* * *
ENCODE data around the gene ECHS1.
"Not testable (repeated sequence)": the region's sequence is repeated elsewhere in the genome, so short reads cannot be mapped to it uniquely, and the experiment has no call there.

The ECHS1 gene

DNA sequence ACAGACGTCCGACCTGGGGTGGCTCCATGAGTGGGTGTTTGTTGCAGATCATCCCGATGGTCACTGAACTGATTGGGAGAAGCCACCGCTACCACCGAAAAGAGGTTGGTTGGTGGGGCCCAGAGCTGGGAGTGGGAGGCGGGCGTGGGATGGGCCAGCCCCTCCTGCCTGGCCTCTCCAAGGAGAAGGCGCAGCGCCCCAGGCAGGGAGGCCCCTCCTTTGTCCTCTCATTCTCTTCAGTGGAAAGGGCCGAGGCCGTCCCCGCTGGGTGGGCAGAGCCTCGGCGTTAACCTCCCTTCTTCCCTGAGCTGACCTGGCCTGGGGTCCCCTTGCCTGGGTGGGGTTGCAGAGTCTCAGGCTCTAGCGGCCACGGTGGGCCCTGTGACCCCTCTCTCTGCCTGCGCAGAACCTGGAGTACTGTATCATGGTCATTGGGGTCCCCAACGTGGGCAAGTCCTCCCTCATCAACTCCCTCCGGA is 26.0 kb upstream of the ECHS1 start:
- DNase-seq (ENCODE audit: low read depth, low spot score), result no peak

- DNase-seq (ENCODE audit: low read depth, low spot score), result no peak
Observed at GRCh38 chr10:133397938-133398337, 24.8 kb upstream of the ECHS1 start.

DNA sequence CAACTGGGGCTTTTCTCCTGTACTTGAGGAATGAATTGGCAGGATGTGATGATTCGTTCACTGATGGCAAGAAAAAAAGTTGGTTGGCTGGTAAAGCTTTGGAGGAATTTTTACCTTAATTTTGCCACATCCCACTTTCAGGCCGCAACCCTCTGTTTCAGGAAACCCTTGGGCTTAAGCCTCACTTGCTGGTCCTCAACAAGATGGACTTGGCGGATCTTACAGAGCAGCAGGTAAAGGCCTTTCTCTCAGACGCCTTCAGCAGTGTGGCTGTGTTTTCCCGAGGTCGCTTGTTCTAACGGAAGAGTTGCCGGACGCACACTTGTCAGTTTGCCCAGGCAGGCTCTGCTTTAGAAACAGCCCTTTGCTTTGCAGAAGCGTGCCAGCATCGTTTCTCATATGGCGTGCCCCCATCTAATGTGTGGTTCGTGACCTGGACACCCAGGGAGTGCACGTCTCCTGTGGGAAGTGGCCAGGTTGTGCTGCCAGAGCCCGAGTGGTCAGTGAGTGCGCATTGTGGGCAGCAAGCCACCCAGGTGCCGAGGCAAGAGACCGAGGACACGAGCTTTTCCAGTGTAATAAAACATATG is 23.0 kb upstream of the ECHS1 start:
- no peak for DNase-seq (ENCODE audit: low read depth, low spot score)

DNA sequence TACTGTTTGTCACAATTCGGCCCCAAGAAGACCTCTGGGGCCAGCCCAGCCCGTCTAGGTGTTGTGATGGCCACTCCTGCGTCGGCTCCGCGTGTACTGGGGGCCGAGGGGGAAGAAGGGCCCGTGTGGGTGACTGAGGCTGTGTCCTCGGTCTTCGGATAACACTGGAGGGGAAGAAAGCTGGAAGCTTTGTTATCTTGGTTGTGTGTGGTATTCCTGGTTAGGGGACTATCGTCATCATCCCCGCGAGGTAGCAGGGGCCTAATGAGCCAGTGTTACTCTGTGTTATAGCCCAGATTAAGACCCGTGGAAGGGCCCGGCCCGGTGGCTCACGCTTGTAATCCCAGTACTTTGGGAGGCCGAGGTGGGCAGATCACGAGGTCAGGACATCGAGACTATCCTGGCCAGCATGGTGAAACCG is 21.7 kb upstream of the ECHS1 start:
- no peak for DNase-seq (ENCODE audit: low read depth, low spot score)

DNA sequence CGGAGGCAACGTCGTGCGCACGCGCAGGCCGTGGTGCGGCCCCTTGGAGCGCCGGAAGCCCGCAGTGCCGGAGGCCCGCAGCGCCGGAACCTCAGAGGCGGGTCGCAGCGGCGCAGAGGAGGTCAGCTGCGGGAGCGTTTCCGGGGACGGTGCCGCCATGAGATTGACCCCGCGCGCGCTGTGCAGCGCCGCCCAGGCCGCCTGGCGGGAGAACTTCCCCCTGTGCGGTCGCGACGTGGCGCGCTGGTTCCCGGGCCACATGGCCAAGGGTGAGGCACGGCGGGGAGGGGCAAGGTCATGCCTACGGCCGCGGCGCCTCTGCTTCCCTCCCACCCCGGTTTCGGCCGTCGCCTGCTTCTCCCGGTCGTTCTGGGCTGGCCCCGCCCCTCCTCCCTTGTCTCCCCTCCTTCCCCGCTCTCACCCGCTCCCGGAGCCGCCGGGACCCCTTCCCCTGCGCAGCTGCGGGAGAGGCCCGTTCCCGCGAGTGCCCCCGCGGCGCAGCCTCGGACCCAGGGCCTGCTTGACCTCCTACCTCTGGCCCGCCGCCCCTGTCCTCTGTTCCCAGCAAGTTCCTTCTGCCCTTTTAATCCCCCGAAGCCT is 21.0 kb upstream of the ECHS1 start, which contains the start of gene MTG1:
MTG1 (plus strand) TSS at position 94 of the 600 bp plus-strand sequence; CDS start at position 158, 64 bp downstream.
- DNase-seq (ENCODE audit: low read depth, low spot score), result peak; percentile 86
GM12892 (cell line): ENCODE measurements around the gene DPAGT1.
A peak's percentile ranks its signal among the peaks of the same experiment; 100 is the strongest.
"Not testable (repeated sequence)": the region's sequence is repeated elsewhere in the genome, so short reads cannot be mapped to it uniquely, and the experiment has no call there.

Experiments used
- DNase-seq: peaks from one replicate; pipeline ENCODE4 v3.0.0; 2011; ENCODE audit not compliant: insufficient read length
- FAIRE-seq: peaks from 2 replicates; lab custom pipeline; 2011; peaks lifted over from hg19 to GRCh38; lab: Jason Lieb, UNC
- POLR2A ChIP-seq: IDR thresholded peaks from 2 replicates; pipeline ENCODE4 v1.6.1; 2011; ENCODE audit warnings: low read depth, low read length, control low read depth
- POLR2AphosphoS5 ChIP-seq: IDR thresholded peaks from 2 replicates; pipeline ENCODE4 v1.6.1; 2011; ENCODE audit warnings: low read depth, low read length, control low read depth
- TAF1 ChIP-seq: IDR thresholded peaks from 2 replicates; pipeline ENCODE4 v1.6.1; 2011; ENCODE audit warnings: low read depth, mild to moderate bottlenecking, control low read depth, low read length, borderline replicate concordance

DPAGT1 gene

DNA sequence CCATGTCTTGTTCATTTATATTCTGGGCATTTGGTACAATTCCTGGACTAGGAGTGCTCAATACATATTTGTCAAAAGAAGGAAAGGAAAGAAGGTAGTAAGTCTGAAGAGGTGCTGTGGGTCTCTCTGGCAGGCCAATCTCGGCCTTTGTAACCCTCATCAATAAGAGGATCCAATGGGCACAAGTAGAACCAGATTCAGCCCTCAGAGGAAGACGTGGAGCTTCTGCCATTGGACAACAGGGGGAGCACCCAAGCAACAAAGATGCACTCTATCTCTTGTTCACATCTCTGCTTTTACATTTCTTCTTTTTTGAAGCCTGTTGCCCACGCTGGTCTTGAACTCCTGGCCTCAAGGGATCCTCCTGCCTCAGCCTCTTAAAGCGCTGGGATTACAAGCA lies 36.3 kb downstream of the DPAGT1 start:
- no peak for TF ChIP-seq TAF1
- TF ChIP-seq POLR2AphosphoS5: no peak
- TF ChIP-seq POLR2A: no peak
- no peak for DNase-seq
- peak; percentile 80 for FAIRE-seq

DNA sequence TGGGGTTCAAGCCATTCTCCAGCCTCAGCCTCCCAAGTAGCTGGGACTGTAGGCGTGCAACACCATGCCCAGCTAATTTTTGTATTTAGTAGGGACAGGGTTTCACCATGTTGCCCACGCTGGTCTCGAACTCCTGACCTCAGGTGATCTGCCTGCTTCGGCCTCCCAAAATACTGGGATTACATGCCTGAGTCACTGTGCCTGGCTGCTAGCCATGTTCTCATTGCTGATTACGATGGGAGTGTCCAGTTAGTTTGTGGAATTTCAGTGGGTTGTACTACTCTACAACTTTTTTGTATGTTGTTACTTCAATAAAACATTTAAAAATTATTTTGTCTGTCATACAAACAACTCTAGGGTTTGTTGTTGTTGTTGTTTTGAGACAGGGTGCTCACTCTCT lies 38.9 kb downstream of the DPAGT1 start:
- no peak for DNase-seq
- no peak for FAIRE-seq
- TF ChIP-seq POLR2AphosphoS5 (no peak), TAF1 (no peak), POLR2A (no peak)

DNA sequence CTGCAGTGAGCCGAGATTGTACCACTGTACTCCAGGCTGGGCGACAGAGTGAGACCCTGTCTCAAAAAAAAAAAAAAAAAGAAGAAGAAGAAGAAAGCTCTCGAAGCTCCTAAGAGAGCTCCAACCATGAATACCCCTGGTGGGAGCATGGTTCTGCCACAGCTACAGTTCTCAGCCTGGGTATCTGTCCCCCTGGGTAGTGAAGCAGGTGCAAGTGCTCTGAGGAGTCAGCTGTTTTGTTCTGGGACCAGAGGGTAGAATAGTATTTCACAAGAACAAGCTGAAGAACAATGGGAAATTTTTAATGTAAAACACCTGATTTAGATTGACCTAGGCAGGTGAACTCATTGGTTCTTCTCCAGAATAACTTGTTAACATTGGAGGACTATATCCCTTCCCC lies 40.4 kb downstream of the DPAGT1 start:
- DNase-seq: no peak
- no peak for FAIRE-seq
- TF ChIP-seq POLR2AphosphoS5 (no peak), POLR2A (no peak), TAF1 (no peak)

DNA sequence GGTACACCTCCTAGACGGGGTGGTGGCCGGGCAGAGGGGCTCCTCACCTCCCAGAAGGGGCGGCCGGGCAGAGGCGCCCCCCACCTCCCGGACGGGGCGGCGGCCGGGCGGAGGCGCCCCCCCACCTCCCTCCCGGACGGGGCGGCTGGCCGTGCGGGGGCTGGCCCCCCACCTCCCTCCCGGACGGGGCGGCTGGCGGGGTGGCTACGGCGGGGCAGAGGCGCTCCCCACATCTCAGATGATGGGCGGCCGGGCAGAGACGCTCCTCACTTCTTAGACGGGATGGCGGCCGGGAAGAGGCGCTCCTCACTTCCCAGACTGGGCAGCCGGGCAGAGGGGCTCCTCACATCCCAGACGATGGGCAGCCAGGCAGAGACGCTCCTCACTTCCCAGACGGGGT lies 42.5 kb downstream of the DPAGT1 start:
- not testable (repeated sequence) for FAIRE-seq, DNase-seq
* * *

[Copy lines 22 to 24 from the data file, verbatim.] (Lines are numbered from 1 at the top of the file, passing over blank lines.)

- POLR2AphosphoS5 ChIP-seq: IDR thresholded peaks from 2 replicates; pipeline ENCODE4 v1.6.1; 2011; ENCODE audit warnings: low read depth, low read length, control low read depth
- TAF1 ChIP-seq: IDR thresholded peaks from 2 replicates; pipeline ENCODE4 v1.6.1; 2011; ENCODE audit warnings: low read depth, mild to moderate bottlenecking, control low read depth, low read length, borderline replicate concordance

DPAGT1 gene